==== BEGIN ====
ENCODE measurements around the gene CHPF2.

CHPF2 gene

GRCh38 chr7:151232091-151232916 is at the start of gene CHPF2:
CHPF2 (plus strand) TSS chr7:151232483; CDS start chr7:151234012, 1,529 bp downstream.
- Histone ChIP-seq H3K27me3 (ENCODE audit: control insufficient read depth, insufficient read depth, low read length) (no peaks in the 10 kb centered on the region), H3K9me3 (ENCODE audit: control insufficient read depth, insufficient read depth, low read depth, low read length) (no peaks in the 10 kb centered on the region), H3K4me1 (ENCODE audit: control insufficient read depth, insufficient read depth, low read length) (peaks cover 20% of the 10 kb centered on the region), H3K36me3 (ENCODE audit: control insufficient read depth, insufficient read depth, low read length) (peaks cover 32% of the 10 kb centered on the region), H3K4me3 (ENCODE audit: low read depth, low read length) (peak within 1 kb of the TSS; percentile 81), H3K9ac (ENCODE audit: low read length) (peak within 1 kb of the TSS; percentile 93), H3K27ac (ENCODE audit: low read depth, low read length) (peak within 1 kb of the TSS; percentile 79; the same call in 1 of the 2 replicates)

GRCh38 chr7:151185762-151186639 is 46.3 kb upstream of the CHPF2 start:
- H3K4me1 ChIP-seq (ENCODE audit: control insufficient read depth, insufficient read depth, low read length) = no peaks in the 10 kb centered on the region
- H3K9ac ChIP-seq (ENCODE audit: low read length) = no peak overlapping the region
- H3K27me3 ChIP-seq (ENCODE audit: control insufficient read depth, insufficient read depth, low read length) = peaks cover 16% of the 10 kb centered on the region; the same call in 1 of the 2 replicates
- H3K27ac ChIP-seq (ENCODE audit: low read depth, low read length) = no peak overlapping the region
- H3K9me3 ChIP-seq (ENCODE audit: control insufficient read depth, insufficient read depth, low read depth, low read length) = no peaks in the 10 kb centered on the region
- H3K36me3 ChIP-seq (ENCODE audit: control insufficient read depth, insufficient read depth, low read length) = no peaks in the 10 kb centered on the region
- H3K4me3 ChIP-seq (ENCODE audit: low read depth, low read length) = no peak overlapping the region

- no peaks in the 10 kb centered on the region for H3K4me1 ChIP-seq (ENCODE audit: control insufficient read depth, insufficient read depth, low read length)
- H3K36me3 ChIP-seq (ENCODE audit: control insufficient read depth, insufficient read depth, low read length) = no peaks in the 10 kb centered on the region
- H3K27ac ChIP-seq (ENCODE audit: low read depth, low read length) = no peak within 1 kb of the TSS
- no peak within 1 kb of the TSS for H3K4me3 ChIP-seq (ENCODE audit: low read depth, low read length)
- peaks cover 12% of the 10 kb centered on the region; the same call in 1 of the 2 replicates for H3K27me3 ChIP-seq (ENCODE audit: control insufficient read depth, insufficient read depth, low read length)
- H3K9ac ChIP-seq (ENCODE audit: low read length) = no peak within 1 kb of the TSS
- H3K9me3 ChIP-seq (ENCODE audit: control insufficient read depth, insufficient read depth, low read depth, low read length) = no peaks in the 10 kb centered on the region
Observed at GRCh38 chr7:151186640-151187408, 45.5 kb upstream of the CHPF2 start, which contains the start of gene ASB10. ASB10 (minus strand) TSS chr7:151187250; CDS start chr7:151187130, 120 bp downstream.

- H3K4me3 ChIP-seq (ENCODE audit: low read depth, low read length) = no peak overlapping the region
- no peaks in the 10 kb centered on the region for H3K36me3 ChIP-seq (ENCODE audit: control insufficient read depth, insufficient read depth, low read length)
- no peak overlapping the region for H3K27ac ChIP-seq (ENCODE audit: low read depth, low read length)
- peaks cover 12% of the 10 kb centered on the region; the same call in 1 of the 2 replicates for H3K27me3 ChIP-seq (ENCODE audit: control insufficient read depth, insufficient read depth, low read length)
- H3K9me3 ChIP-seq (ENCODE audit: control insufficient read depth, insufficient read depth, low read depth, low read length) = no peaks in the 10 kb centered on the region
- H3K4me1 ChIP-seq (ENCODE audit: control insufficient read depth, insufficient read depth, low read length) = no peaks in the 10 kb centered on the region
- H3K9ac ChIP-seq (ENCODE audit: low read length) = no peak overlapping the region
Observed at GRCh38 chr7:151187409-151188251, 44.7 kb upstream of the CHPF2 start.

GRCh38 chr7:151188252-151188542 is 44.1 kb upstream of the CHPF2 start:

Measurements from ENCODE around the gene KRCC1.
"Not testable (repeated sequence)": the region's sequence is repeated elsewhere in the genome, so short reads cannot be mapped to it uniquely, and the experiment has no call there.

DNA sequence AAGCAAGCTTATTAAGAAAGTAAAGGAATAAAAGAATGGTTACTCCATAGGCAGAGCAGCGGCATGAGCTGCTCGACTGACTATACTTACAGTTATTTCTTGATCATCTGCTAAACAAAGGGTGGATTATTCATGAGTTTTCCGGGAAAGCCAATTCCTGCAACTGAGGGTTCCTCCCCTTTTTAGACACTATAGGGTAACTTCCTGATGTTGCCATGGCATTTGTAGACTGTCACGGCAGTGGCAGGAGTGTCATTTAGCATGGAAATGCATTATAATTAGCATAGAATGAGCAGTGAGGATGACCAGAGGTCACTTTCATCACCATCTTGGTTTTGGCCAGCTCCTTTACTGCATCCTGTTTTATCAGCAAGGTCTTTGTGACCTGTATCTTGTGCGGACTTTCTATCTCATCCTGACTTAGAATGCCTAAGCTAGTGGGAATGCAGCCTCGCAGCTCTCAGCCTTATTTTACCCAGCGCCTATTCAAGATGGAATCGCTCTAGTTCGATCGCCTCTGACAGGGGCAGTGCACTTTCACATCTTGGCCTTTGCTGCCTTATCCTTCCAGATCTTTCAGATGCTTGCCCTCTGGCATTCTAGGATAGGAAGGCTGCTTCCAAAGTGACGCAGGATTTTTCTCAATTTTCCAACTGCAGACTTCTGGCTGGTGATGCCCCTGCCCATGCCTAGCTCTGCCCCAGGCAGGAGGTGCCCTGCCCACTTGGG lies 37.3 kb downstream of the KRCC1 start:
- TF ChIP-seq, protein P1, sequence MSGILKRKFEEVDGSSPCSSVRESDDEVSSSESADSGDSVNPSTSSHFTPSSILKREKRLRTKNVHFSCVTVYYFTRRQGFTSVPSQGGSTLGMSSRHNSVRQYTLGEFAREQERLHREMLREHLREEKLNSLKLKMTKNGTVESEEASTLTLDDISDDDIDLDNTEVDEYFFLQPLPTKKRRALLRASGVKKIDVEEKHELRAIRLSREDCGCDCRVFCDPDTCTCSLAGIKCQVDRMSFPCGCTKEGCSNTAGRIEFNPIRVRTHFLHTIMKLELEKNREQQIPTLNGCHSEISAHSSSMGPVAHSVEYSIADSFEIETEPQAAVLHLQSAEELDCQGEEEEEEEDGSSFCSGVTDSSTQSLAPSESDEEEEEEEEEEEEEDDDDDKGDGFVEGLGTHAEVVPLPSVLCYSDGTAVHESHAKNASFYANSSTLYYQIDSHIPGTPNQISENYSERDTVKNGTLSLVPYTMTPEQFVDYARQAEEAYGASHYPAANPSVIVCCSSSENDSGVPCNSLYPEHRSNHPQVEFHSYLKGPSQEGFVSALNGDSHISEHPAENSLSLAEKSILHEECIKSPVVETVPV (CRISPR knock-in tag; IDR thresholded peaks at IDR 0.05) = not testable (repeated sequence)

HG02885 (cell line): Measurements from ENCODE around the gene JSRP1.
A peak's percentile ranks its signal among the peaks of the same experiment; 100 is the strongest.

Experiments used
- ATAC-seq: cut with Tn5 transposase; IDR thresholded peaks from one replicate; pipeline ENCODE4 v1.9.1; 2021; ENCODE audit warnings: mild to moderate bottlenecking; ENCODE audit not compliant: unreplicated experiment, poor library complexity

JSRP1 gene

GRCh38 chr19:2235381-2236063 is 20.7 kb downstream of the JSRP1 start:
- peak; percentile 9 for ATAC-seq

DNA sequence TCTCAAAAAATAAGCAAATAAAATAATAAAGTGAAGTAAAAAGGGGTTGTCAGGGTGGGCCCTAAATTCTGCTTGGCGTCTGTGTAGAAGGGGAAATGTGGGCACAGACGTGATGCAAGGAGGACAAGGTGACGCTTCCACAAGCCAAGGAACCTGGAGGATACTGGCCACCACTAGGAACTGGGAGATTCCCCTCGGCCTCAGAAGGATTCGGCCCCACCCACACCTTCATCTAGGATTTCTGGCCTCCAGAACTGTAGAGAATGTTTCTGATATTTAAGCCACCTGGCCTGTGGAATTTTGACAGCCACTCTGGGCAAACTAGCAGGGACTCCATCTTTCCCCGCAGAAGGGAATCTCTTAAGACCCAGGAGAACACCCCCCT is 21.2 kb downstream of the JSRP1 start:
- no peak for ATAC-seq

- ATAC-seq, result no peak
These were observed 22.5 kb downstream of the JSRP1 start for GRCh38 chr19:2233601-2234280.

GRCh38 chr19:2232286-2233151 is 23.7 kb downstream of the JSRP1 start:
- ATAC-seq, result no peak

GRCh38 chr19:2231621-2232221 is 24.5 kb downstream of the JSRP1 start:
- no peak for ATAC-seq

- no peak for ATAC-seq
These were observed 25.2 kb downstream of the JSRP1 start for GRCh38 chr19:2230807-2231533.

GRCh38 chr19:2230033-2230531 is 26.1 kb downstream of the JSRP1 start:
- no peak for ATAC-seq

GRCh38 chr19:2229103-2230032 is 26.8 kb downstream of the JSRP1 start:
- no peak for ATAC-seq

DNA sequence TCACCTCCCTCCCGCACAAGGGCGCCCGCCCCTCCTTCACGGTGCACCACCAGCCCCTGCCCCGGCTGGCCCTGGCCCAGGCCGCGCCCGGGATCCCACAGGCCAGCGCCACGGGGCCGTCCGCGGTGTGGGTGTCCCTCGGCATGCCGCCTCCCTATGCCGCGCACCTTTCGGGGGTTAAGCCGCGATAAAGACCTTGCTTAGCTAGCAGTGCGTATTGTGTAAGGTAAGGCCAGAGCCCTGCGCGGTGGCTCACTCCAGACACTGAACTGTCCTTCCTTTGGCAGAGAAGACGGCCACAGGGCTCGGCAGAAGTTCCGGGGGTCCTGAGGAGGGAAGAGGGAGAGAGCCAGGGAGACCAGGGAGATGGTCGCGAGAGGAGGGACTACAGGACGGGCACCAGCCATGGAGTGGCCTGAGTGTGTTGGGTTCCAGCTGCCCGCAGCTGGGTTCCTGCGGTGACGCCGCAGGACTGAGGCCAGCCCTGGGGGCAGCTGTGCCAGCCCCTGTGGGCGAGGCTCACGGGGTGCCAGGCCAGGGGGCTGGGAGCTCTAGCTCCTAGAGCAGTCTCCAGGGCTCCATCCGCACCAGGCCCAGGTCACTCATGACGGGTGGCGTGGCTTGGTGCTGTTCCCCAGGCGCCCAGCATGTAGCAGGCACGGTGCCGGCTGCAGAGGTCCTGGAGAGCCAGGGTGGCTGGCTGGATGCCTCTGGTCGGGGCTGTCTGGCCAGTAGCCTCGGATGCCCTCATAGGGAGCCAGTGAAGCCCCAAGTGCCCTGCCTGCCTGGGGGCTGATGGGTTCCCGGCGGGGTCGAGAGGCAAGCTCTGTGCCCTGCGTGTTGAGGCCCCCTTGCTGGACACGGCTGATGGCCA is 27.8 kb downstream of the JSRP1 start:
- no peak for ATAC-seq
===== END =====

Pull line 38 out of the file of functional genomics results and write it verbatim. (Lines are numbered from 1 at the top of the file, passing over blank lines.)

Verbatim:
- ATAC-seq: cut with Tn5 transposase; IDR thresholded peaks from one replicate; pipeline ENCODE4 v1.9.1; 2021; ENCODE audit warnings: mild to moderate bottlenecking; ENCODE audit not compliant: unreplicated experiment, poor library complexity